Not Ready to Go “Whole-Hog” into Plant-Based Eating? Consider “Flexitarianism”


If you’re interested in shifting to a more plant-based diet but aren’t quite ready to be fully vegetarian or vegan, try being a flexitarian (from flexible + vegetarian). This healthy trend focuses on eating plant foods more or most of the time, rather than avoiding meat completely.*


How does your plate look? Does it typically align with the Harvard Healthy Plate model, where fully half holds fruits and vegetables and the other half is evenly split between protein and whole-grain carbs?

Although Americans at every age generally meet or exceed recommended amounts of animal-based protein, including eggs and milk, we fall short when it comes to seafood, nuts, seeds, and legumes, such as beans, peas, lentils, and soy protein.** So what?  Well…


  • Plant-based foods are rich in fiber, which helps lower cholesterol, maintain a healthy digestive tract (and microbiota), and confer protective phytochemicals found only in plants.
  • Protein-rich beans, peas, and nuts are good sources of iron and zinc, especially if you eat them with Vitamin-C foods like fruit or tomato salsa.
  • Nuts, seeds, and “oily” fruits (think olives and avocados) are good sources of unsaturated fats and, unlike many meats, have little or no saturated fat. Fish provide omega-3 fatty acids, part of the group of “good fats.”

Vegetables—the new protein AND the new carbs?
My husband and I are flexitarians, not strict vegetarians. We both eat fish, and he eats meat occasionally, more as a condiment. Here are some of his favorite recipes to get more plant-based protein in our meals:beanbox-3

Veggie burger chili

Squash, chickpea, and red lentil stew

Spicy 15-bean soup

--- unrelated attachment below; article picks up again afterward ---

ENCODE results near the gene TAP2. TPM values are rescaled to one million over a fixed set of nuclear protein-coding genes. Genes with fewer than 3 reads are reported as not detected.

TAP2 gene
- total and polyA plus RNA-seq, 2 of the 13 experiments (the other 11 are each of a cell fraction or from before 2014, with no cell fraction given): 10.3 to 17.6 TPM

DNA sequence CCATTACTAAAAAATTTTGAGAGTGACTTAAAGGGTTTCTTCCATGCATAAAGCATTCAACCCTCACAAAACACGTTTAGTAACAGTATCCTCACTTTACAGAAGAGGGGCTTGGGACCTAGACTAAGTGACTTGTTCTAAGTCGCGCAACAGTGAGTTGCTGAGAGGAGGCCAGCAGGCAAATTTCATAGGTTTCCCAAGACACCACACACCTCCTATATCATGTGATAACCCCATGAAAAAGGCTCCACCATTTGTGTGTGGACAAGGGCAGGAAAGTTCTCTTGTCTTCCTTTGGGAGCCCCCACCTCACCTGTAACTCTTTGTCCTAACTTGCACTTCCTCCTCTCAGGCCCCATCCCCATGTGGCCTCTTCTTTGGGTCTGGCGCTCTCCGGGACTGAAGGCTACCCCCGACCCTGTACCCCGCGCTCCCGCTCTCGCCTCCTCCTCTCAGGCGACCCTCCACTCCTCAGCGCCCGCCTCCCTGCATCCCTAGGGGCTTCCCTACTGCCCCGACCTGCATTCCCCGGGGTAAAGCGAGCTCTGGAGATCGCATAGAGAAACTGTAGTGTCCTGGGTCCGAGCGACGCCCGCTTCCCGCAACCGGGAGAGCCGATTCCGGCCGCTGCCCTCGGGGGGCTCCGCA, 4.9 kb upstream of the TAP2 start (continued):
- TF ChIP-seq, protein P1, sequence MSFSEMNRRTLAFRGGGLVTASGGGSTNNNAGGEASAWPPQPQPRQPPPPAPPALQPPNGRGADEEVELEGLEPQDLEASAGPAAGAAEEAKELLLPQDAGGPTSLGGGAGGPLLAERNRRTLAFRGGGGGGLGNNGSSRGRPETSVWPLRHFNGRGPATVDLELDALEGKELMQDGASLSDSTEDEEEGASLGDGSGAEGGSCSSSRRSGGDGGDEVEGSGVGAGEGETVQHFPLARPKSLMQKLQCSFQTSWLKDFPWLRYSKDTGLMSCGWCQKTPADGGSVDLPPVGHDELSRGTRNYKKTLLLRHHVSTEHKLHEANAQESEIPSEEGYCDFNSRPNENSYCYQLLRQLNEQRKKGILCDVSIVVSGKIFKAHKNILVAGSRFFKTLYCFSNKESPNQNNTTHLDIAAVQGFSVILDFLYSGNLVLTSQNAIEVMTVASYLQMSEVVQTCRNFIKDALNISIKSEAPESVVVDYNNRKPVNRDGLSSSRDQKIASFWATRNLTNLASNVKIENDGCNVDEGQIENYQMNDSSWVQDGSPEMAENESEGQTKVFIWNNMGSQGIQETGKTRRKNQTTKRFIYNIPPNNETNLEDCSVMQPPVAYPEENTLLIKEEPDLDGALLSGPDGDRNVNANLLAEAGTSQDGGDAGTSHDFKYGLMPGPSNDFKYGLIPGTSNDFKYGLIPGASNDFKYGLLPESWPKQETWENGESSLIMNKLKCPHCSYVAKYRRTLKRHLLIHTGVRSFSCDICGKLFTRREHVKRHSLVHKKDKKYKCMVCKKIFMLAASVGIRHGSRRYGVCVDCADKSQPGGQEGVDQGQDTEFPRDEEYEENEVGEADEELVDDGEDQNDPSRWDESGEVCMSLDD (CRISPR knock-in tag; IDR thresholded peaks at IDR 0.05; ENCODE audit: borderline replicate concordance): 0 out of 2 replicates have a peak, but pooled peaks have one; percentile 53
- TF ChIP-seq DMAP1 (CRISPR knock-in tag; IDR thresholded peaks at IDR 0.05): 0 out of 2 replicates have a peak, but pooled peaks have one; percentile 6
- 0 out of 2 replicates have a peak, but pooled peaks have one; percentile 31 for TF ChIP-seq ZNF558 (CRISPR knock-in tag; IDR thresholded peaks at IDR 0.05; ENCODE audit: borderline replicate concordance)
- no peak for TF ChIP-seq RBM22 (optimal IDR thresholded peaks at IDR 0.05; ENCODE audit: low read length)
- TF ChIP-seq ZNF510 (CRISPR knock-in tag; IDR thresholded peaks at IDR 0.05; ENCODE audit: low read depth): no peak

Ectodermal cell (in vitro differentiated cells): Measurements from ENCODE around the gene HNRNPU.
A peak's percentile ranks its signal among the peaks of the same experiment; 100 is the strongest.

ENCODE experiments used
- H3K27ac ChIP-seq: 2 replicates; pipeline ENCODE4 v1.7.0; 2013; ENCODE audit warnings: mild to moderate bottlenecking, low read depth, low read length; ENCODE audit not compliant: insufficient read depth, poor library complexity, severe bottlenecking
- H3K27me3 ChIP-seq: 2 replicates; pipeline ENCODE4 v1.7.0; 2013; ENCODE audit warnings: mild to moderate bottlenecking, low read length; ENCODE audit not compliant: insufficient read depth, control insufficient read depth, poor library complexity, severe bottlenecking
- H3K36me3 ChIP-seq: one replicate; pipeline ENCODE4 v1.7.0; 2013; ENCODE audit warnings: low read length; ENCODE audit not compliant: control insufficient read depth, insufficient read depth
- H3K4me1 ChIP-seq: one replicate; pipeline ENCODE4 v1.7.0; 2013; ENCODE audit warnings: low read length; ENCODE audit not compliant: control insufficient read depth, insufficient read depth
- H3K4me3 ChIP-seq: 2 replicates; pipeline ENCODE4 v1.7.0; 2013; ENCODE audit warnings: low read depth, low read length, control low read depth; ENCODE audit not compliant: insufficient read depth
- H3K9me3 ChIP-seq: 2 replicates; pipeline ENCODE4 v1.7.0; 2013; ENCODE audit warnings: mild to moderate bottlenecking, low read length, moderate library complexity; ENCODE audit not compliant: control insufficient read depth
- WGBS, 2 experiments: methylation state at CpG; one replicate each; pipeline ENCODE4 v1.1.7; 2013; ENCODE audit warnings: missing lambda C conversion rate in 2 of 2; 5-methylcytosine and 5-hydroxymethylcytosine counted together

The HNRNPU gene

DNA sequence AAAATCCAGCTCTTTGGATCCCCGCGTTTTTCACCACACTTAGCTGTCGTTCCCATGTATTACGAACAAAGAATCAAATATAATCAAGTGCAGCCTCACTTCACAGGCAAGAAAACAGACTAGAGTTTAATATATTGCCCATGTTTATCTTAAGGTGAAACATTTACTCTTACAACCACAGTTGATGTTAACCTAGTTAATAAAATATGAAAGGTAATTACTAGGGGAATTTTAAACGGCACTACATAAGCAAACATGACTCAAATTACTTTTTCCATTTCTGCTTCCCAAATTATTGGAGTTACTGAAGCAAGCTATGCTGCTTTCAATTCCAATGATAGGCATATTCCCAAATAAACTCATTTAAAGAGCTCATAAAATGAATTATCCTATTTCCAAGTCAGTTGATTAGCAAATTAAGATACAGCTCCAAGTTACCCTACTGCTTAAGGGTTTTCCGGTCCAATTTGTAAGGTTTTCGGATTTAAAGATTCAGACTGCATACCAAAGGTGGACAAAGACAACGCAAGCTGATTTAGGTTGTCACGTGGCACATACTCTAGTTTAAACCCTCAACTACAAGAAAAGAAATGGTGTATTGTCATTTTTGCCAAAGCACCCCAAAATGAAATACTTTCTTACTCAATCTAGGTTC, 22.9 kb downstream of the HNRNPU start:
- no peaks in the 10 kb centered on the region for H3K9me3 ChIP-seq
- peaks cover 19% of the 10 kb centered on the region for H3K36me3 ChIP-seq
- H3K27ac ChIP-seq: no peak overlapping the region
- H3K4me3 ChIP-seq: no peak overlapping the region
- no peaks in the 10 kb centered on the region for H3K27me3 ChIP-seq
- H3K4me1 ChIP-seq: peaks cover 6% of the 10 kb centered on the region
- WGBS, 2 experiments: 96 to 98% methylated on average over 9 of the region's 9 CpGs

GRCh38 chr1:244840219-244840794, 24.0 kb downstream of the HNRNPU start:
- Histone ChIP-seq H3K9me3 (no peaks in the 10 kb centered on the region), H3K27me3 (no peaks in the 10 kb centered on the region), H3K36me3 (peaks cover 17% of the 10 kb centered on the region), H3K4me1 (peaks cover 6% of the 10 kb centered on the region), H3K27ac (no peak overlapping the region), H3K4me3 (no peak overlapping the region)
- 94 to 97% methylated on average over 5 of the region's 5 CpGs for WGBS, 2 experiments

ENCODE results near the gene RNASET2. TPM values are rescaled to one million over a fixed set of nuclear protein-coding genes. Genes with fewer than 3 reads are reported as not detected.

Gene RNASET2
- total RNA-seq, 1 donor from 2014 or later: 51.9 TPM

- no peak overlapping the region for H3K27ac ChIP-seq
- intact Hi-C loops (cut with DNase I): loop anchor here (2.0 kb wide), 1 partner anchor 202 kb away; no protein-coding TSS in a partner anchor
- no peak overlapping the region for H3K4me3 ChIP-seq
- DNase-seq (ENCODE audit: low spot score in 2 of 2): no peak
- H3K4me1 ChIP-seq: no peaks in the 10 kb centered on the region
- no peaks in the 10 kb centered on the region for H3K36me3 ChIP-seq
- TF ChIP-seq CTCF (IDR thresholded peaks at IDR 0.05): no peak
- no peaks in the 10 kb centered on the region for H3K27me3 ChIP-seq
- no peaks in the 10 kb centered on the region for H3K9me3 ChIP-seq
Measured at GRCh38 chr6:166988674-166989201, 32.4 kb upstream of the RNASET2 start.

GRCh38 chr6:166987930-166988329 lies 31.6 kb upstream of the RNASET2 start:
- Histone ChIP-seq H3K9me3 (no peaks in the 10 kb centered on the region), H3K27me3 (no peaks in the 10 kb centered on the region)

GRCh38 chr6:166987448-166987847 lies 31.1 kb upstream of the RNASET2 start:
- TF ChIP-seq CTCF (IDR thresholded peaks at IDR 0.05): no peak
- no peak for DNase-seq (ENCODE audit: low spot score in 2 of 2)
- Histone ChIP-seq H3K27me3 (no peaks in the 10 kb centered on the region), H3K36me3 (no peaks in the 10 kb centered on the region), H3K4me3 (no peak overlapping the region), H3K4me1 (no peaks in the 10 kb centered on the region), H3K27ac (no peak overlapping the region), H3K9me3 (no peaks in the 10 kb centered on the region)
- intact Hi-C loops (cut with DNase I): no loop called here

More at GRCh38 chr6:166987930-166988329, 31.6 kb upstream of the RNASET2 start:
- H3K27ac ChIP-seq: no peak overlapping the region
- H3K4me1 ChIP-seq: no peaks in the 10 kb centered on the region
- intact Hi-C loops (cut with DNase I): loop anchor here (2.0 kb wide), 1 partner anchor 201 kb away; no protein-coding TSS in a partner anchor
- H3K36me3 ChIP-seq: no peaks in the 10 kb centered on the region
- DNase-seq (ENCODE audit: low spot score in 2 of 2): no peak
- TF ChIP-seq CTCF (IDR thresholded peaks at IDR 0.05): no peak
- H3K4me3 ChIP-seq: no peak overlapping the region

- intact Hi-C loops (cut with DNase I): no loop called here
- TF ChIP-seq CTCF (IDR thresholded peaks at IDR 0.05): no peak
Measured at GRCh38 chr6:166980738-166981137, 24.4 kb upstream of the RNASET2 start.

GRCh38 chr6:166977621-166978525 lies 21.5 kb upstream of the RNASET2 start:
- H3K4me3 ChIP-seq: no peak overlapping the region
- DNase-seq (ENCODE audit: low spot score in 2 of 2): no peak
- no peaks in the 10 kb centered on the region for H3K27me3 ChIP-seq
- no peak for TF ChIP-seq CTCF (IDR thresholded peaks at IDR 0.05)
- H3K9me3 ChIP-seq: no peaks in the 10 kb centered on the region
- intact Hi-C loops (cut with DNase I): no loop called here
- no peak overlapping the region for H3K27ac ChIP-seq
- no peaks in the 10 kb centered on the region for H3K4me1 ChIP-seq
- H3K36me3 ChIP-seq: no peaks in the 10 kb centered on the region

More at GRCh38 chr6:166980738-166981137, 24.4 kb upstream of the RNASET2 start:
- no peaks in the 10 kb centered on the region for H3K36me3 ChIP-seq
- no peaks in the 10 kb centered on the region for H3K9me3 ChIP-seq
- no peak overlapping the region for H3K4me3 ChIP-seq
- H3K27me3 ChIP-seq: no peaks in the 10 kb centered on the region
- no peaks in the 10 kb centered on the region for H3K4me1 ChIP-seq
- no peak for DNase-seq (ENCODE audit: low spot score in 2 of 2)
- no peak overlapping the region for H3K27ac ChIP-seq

Spaghetti squash

Indeed, creative cooks everywhere are experimenting with vegetable-carbs like spiralized zucchini, edamame and chickpea pasta, and sweet potatoes and squash in lieu of processed starches like white rice and conventional pasta. People are even using the sticky water drained from chickpeas to whip up meringues and mayo, or to replace eggs in baked goods. It’s called “aquafaba” and it has a following:

“Flexitarian” menus are a hot trend in dining out, too!
In Washington, DC, José Andrés restaurant Beefsteak is named for the beefsteak tomato, not a cut of meat. In San Francisco, Al’s Place lists meats under “sides” on the menu. And if you visit Philadelphia’s Vedge, try the wood roasted carrot (pumpernickel, sauerkraut, carrot mustard, carrot kimchee) or the Ssamjang glazed tofu (edamame puree, roasted miso, yuba crackling, sea beans) or maybe the eggplant braciole (smoked eggplant, italian salsa verde, cured olive).

So your mom was right—eat your vegetables, y’hear? And get some “flex” in your diet.

–Keep moving, Jen

*Delmonico, Susan MS, RDN. “The protein shift: plant-based options.” IDEA Food and Nutrition Tips. Nov-Dec 2016.

** HHS and USDA. Dietary Guidelines for Americans 2015-2020, 8th ed. Accessed Nov. 23, 2016


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